To combat this, you need to adjust your Chemex coffee grind – a slightly more coarse ground coffee will more than likely eliminate the clogging.
The Bolio Chemex filters are sold as a square version and a No.4 (more traditional shape). Both of these fit nicely in the 6, 8, and 10 cup Chemex glass carafes.
They’re an excellent product for those of you looking for a more eco-friendly alternative to a disposable filter for your Chemex. Hemp will last for up to several years longer than cotton and has a lower carbon footprint to grow and process.
I’m sure they will also interest others looking for a more cost-effective solution to those expensive original Chemex paper filters.
These are some of the cheapest reusable filter solutions for the Chemex, but you do get what you pay for in terms of quality, and I recommend a more durable metal coffee filter alternative.
But, it depends on what style of pour-over coffee brewing you prefer – the cloth, hemp fabric is more realistic and comparable to paper.
How To Clean A Reusable Coffee Filter
Obviously, there is more cleaning and maintenance needed with a permanent coffee filter. But, if you’re saving a big chunk of change by not buying those paper alternatives, a bit of additional cleaning won’t break you.
Here are our quick and easy recommendations to ensure that you keep your new Chemex filter in tip-top shape.
Metal Cone Chemex Filter
You will soon realize that metal filters tend to clog quickly. This is actually a pretty common complaint.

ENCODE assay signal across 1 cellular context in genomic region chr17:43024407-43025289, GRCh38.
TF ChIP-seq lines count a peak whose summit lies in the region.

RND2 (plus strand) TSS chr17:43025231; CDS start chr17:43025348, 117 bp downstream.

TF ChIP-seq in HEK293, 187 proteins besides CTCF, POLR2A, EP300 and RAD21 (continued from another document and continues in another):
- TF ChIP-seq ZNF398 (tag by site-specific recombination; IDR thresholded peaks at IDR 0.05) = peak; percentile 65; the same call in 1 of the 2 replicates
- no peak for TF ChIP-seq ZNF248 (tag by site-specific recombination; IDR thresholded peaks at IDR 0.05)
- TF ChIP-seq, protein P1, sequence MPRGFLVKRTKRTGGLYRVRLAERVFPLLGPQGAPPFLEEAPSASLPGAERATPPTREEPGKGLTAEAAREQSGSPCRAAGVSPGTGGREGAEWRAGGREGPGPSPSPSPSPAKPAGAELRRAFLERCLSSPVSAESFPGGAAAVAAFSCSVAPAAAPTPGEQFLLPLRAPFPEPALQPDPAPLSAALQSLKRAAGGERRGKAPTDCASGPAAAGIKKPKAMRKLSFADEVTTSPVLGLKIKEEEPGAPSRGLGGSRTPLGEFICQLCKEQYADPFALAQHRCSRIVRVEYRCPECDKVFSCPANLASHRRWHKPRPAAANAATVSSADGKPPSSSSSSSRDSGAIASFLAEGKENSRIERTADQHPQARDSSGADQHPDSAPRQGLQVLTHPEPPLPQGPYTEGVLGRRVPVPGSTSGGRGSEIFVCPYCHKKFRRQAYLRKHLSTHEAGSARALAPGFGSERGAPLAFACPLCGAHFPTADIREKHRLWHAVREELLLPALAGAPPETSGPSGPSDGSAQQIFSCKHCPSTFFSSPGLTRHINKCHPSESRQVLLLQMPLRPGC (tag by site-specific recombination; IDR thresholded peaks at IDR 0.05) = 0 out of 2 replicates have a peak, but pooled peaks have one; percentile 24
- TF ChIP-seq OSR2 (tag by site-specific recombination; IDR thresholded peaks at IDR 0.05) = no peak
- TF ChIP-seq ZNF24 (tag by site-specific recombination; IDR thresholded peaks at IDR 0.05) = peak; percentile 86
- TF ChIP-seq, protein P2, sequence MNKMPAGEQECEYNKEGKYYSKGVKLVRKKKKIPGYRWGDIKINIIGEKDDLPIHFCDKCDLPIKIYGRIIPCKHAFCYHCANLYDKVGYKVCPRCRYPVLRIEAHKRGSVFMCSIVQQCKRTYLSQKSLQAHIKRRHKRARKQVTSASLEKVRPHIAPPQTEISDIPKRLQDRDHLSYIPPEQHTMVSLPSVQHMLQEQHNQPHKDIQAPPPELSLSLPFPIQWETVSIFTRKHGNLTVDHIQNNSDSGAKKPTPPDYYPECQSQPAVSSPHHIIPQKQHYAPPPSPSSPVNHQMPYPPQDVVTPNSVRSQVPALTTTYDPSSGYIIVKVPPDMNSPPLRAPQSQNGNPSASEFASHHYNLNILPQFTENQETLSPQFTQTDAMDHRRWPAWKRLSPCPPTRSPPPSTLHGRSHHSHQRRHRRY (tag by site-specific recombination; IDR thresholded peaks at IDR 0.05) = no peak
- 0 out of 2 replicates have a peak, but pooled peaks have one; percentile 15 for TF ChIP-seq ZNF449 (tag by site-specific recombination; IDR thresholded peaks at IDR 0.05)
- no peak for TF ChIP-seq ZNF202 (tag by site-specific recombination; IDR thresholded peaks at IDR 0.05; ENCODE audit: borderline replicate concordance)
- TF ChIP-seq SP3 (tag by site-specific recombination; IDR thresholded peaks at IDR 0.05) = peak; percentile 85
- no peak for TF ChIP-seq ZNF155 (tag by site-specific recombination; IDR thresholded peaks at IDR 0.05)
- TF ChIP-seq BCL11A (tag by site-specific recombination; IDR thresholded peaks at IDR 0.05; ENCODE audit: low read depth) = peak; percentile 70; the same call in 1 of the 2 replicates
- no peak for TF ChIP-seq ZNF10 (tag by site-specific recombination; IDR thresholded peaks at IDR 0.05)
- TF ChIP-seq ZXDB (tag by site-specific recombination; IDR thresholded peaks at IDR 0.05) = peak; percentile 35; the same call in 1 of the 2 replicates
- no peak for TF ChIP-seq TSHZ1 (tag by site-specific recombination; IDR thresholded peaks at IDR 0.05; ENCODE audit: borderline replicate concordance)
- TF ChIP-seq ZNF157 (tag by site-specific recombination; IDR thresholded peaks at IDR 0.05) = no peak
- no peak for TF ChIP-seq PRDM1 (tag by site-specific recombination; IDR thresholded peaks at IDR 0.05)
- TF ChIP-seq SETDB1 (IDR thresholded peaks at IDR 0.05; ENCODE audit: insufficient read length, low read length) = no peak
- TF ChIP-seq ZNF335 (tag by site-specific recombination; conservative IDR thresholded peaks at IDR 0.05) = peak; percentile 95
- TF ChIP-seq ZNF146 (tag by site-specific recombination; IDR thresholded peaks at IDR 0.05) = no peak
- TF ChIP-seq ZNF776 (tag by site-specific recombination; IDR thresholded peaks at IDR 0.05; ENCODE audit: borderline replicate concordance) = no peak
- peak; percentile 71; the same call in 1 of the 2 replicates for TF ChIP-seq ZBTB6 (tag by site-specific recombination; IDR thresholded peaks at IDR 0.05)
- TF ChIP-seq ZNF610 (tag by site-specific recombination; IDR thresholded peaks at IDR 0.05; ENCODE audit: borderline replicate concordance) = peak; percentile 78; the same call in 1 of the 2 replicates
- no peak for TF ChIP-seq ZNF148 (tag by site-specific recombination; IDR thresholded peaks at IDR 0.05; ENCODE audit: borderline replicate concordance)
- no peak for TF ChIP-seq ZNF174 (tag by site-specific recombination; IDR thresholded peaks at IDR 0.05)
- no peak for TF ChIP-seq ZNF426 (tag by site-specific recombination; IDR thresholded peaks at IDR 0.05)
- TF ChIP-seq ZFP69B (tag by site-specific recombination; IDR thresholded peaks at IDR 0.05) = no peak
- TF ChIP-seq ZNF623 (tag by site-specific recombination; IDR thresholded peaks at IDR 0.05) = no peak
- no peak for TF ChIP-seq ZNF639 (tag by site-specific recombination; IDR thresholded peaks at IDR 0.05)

It’s not a design fault of the filter itself but in-proper cleaning that causes the micro holes to clog with oil and sediment. A good thorough clean after each use should prevent this.
Removing the used coffee grounds can be slightly tricky, but you’ll get the hang of it in no time.
For cleaning, I suggest soaking the metal cone in hot soapy water and giving it a forceful tap to ensure that any residue is removed from the holes, then allow the filter to air dry.
If you find that the holes are clogged with stubborn debris that won’t come out, no matter how hard to try, I suggest using a mixture of vinegar and water (1:2 ratio) and leave the filter soaking overnight.
Rinse and wash as usual, and your Chemex filter should be like new.
Cloth Style Coffee Filter
With a paper filter, you dump the whole thing in the trash once you’re done. With cloth filters doing that will become expensive very quick.
Instead, you need to somehow remove the used coffee grounds and then clean and rinse the filter and allow it to dry before you can reuse it.
The quickest and most straightforward way to clean a cloth filter is the stand over your trash bin and carefully turn the cloth filter inside out. Emptying the spent grounds in doing so.
Once the bulk of the grounds has been removed, wash with warm soapy water and allow to dry.
Every 6 to 8 weeks, it’s best practice to boil the cloth filter in fresh water to release and remove any oils and residue that have worked their way in the cloth fabric.